Distribution Strategies for Developing Farm-to-School Connections
A qualitative study was conducted with farmers, food service professionals, and food distributors participating in one of seven programs in Michigan and New York. In contrast to my expectations, scale and size differences in the economic and social opportunities and trade-offs of different farm to school distribution models based were not observed. Instead, stakeholders participating in farm to school programs across farm scale and school district size reported similar experiences with respect to the program’s opportunities and challenges. Key findings are reported below.
To use qualitative research methods to analyze different supply chain models for distributing locally grown foods in K-12 public schools in Michigan and in New York.
To use qualitative research methods to better understand the conditions around which farm-to-school connections will be profitable for farmers and beneficial for school food service directors.
To develop outreach materials based on research findings to assist farmers, school food service directors and other stakeholders in making long-term farm-to-school connections.
I have completed data collection and analysis of seven farm to school programs in Michigan and in New York. The programs were selected through maximum variation sampling to capture central themes that emerge from diverse cases. The sample includes programs that use diverse strategies for distributing food from farm to school including: (1) farm → school,
(2) farm → wholesaler → school,
(3) farm → distributor → school,
(4) combination of distribution strategies.
My data suggests that among farmers, school food service represented a market that returned a reasonable profit with minimal investment. However, the volumes were so tiny that farm to school had an insignificant impact on farmers’ incomes. School food service budget constraints and federal procurement regulations emerged as important variables that limited the market potential of farm to school. In addition, food service professionals played important roles in farmers’ ability to appropriate increased value from their commodities by helping them to minimize their adaptation costs. These results have been prepared in a manuscript for submission to the Journal of Rural Studies.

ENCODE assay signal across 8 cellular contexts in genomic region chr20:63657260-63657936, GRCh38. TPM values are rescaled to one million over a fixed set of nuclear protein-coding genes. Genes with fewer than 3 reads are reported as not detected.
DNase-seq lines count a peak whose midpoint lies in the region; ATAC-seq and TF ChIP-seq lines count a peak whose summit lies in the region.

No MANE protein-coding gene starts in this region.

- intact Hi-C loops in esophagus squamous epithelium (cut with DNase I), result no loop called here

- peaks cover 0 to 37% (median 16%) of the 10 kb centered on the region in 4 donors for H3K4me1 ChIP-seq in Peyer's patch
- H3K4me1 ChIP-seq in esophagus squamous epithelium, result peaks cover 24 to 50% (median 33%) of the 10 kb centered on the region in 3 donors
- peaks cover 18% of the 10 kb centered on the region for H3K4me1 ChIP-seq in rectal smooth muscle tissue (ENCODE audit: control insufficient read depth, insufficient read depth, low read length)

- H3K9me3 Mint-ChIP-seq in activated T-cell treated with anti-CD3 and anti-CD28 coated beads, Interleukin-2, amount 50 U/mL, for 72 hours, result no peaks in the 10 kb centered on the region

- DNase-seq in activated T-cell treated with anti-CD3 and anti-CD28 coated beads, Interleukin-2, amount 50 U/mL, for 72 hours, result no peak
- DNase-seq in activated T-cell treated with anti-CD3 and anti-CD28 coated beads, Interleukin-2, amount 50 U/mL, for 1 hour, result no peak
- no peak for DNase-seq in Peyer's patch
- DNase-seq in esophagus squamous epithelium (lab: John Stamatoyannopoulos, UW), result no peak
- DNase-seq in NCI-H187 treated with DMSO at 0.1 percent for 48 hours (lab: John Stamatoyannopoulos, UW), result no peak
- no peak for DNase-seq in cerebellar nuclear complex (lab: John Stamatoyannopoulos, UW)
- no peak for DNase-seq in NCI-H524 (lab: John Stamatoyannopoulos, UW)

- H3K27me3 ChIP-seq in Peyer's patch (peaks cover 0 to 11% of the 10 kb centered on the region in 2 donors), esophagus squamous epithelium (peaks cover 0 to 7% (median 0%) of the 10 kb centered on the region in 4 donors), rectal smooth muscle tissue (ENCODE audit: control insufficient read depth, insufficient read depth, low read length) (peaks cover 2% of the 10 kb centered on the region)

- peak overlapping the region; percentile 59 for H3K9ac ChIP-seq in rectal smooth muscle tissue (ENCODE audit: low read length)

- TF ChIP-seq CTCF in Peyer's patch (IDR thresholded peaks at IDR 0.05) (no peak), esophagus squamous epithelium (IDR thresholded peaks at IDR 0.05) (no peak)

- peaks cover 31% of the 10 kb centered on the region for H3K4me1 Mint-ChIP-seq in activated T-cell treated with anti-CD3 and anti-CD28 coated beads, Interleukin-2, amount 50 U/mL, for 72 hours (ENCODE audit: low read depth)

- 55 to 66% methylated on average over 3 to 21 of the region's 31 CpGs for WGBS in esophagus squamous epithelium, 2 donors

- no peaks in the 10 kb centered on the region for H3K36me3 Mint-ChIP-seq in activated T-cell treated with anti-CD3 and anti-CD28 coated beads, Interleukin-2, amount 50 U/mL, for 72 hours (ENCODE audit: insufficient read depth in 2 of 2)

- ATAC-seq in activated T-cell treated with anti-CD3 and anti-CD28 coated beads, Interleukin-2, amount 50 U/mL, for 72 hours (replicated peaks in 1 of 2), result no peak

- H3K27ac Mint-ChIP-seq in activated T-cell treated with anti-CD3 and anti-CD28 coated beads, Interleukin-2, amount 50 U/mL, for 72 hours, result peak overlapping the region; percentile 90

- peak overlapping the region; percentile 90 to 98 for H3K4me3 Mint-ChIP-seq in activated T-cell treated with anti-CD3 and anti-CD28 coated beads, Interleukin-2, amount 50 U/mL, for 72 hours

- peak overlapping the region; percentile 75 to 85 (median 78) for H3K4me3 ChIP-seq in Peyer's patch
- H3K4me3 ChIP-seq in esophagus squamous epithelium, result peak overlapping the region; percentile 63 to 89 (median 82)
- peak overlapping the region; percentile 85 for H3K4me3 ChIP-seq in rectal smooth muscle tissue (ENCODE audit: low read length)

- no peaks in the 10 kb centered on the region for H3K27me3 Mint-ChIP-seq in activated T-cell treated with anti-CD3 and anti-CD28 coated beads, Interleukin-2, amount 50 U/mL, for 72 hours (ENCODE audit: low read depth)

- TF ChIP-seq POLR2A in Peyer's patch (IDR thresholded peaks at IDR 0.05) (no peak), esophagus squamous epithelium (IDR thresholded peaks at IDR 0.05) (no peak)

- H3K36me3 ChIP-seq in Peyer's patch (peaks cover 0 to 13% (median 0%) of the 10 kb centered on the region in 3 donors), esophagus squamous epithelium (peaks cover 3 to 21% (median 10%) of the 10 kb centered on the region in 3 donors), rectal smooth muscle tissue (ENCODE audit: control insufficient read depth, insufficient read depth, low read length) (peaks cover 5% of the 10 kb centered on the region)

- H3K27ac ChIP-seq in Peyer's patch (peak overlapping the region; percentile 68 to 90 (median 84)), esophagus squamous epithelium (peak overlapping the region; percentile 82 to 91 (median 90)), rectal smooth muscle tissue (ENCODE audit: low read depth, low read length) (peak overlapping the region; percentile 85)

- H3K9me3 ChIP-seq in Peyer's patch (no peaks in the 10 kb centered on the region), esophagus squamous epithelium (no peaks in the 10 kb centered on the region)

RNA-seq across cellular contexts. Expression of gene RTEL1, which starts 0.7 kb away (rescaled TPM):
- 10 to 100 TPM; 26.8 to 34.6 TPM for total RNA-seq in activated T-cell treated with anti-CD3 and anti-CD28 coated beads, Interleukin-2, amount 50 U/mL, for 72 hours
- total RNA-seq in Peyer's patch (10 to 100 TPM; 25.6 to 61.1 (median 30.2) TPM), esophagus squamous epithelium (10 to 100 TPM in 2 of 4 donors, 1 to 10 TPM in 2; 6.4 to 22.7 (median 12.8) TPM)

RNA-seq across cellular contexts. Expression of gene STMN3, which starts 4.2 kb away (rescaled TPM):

My data also suggests that food service professionals were motivated to buy locally grown food because doing so helps them to achieve their dual goals of providing children with nutritious foods and operating a financially solvent food service program. In addition, food service professionals were motivated by a strong desire to support their local communities. Relationships with farmers and wholesalers and vendor flexibility emerged as important variables that mediated the relationship between locally grown food and benefits of farm to school. The results of this research suggest that some of the benefits attributed to farm to school may be lost if small distributors and farmers are replaced by large distributors that rely on generic standards of food quality. These results have been prepared in a manuscript for submission to the Journal of Nutrition Education and Behavior.
I have completed data analysis for my third and final paper that explores potential roles for food distributors in farm to school.
I am collaborating on an on-line local food purchasing manual for food service professionals and farmers to help facilitate long-term farm to school relationships. In addition, I am collaborating on efforts to inform state policies that will enhance food service professionals’ ability to buy food directly from farmers. The manual and policy work are directly related to the opportunities and challenges that emerged from my data collection and analysis.
Impacts and Contributions/Outcomes
Manuscripts for publication in scholarly journals have been prepared. There is currently limited peer-reviewed literature on farm to school therefore, these publications will help to further develop farm to school in school districts across the country. In addition, the critical analysis presented in these manuscripts will help to minimize potentially contradictory or unintended outcomes as farm to school programs become institutionalized.
I am collaborating on the development of a local food purchasing manual for food service professionals and farmers. In October, I co-facilitated a focus group on the utility of the manual. The manual was well-received and will be beta-tested this spring. It will be launched for widespread use in fall 2008. The manual has generated interest among farm to school advocates across the country and therefore features several generic tools that can be adapted for use outside of Michigan.
I presented preliminary data at the Agriculture, Food, and Human Values Society annual conference in June 2007. I will present results from Accomplishments and Milestones at this year’s conference in June 2008.
Abstracts for results from Accomplishments and Milestones have been submitted for consideration at this year’s Society for Nutrition Education and American Public Health Association annual conferences.